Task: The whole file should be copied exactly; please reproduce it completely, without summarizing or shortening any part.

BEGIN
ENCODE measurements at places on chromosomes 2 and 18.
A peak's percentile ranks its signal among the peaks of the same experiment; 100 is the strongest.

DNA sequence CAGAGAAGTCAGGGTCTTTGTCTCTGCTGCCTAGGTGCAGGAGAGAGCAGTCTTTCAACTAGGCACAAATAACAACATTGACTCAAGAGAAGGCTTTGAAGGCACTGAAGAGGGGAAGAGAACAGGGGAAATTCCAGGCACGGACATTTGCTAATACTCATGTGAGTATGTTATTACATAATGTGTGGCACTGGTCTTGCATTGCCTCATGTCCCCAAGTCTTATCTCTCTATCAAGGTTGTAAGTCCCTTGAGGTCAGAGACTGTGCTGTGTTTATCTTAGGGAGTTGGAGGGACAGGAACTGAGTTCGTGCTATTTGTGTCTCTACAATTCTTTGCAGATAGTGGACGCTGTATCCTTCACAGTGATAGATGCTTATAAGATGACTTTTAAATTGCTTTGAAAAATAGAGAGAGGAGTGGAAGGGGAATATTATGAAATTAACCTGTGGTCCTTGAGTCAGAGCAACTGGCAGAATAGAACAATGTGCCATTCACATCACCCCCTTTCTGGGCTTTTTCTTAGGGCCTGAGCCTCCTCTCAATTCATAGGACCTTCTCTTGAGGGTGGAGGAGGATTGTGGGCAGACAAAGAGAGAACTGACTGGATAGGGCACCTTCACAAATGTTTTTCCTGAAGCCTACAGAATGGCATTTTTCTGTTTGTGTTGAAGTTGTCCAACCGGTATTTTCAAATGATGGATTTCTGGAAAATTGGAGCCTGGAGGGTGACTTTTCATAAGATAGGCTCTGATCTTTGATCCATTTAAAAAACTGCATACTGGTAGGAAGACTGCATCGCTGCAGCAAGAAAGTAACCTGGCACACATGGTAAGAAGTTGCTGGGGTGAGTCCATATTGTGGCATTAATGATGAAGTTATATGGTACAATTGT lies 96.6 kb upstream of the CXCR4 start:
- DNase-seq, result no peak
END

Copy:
ENCODE measurements at places on chromosomes 2 and 18.
A peak's percentile ranks its signal among the peaks of the same experiment; 100 is the strongest.

DNA sequence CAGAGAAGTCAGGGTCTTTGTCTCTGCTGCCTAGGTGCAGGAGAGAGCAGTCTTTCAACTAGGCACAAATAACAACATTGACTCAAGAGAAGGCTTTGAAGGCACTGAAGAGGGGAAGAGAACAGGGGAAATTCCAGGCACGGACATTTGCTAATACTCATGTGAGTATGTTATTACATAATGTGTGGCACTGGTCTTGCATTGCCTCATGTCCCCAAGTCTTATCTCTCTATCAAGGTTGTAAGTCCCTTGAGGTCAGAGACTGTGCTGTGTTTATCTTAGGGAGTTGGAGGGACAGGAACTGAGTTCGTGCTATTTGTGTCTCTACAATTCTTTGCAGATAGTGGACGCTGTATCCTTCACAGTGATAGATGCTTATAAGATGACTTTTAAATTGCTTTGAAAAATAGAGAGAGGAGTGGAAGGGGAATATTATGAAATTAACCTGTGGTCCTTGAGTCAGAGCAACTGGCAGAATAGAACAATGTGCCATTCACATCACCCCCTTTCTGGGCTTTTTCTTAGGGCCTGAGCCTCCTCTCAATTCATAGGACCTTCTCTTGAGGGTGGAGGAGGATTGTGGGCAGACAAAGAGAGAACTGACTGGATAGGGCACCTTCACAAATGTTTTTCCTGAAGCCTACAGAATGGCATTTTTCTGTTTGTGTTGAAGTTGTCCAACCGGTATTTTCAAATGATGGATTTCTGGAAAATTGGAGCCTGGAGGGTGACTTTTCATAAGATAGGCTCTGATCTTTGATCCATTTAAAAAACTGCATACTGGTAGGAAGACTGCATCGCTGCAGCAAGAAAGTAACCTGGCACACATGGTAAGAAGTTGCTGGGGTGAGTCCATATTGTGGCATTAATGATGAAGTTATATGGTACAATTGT lies 96.6 kb upstream of the CXCR4 start:
- DNase-seq, result no peak